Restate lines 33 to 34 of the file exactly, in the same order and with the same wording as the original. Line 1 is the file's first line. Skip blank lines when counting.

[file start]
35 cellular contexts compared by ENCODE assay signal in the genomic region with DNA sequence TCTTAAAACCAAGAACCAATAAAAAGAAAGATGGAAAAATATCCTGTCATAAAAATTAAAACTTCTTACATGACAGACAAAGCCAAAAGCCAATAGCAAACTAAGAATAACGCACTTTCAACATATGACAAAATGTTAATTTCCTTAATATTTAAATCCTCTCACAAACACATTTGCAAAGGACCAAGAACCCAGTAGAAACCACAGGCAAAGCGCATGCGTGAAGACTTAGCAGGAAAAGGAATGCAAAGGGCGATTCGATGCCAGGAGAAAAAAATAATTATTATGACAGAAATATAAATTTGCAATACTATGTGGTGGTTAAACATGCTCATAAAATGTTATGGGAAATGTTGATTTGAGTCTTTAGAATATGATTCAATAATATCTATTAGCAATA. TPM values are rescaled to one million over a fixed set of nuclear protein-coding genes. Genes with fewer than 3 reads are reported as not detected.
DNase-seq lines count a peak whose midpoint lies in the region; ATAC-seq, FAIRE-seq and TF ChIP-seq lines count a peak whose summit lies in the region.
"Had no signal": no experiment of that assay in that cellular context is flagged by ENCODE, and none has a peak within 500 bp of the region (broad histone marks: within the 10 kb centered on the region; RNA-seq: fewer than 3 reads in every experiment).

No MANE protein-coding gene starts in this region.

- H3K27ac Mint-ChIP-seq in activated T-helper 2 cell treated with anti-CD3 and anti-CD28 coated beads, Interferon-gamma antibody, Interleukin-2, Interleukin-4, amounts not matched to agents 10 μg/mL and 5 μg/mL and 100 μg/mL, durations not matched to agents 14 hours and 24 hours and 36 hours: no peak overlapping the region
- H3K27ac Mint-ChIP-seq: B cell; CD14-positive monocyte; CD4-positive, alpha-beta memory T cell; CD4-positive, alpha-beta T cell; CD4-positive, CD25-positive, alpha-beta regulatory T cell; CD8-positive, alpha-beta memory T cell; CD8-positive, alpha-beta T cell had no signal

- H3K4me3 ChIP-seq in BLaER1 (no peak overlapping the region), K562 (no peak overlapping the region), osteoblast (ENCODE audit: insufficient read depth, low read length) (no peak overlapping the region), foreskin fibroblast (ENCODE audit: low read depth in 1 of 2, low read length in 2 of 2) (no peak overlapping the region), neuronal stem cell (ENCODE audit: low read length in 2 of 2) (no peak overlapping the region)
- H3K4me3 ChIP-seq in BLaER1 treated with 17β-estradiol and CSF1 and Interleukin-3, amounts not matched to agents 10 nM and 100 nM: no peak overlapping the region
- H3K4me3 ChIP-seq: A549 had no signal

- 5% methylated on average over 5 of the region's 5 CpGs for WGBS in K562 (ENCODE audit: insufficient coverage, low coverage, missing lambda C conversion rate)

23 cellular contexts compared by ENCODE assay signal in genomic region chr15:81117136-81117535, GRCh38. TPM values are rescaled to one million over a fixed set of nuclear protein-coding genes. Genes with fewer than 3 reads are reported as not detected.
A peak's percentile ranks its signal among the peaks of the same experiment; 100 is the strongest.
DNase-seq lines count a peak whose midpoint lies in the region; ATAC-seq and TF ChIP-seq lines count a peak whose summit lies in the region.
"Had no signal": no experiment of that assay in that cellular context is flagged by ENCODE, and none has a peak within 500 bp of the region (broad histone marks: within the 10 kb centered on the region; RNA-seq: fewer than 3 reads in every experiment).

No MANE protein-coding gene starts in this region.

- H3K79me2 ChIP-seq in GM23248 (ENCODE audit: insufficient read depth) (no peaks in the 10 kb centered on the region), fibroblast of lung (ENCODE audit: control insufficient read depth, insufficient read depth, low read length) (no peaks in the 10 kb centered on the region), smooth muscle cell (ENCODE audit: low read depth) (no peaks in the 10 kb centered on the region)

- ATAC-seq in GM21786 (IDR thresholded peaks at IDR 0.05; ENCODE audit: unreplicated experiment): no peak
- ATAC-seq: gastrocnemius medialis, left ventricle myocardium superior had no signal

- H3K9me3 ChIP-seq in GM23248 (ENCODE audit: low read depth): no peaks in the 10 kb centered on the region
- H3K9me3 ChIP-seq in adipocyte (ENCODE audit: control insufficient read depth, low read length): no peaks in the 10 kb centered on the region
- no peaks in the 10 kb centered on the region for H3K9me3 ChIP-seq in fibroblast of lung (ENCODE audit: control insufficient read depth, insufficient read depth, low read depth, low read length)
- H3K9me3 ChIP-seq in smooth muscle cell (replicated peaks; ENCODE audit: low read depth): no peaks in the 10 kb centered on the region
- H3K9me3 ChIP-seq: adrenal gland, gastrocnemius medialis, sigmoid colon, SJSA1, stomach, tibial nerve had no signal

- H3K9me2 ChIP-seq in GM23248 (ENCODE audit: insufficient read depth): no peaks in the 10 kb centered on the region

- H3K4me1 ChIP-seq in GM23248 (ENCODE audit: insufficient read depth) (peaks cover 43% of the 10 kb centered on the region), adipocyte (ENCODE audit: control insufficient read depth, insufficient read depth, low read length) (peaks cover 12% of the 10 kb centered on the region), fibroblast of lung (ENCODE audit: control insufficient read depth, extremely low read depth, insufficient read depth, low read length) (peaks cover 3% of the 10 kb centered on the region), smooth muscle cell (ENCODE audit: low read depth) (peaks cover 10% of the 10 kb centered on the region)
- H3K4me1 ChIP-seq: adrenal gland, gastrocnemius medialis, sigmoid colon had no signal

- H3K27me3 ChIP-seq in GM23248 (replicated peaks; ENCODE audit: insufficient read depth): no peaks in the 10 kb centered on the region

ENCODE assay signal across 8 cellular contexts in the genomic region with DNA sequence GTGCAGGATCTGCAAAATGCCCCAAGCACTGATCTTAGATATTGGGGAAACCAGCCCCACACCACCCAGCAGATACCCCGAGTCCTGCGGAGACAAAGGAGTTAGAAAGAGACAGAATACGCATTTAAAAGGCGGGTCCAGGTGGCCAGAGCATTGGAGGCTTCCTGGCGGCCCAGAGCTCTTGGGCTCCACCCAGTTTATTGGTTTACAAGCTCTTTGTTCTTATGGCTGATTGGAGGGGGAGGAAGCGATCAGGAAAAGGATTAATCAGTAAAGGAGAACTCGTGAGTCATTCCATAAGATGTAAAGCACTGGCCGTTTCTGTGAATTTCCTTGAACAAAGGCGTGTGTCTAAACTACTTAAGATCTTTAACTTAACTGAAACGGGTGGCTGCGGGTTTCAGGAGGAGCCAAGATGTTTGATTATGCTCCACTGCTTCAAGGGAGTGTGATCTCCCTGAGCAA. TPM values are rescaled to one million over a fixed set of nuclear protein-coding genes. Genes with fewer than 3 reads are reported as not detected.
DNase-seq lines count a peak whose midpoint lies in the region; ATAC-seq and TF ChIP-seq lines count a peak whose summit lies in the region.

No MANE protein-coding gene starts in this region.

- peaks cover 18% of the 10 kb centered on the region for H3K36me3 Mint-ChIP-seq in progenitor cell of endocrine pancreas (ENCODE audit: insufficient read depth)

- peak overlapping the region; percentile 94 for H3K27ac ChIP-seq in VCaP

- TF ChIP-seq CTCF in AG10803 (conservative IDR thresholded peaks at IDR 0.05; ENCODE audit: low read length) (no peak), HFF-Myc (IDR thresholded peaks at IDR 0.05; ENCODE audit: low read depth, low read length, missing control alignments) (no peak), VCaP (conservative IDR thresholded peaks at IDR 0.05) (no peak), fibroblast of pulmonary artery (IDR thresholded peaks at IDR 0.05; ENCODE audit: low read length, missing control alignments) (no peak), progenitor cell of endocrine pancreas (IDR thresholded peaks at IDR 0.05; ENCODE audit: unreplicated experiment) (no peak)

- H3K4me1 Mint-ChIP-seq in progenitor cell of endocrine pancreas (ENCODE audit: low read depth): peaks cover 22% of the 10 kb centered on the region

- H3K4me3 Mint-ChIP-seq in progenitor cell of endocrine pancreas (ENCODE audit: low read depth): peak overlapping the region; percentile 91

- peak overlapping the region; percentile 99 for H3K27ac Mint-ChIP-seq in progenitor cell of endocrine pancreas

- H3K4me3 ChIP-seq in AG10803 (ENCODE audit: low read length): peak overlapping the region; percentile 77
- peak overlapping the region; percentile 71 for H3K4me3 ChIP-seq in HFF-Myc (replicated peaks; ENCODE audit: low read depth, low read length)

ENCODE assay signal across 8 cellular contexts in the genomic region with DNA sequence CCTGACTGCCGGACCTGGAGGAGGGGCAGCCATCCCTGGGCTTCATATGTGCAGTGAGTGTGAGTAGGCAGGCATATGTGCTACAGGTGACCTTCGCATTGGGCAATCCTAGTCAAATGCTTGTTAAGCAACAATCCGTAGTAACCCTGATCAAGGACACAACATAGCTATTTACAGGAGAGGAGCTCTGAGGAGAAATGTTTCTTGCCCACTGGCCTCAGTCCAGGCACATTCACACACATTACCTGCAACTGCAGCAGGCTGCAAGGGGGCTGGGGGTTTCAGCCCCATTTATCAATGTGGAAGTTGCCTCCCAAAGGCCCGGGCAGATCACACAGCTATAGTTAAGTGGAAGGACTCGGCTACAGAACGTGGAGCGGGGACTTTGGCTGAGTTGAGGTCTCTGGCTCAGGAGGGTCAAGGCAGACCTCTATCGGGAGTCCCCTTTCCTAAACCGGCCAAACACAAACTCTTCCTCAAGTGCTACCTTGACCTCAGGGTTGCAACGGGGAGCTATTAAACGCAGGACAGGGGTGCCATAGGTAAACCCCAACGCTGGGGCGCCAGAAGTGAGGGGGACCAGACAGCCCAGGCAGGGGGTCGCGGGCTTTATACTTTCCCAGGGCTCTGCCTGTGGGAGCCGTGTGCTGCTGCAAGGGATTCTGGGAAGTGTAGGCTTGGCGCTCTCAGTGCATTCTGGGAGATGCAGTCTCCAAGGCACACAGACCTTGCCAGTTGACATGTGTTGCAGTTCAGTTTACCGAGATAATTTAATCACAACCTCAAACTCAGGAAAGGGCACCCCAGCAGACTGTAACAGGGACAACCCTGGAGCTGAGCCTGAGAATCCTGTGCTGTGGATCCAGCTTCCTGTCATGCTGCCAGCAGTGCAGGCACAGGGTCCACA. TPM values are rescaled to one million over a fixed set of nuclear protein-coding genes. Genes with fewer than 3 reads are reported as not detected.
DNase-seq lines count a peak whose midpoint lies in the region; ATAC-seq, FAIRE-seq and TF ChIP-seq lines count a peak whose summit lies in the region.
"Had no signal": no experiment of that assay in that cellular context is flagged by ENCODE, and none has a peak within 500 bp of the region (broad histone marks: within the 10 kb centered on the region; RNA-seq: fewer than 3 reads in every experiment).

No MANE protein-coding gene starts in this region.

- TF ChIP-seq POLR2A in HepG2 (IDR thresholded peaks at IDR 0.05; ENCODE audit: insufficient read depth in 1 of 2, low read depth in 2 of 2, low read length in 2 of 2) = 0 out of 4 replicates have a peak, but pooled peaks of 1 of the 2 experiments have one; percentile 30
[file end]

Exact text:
- TF ChIP-seq CTCF in AG10803 (conservative IDR thresholded peaks at IDR 0.05; ENCODE audit: low read length) (no peak), HFF-Myc (IDR thresholded peaks at IDR 0.05; ENCODE audit: low read depth, low read length, missing control alignments) (no peak), VCaP (conservative IDR thresholded peaks at IDR 0.05) (no peak), fibroblast of pulmonary artery (IDR thresholded peaks at IDR 0.05; ENCODE audit: low read length, missing control alignments) (no peak), progenitor cell of endocrine pancreas (IDR thresholded peaks at IDR 0.05; ENCODE audit: unreplicated experiment) (no peak)

- H3K4me1 Mint-ChIP-seq in progenitor cell of endocrine pancreas (ENCODE audit: low read depth): peaks cover 22% of the 10 kb centered on the region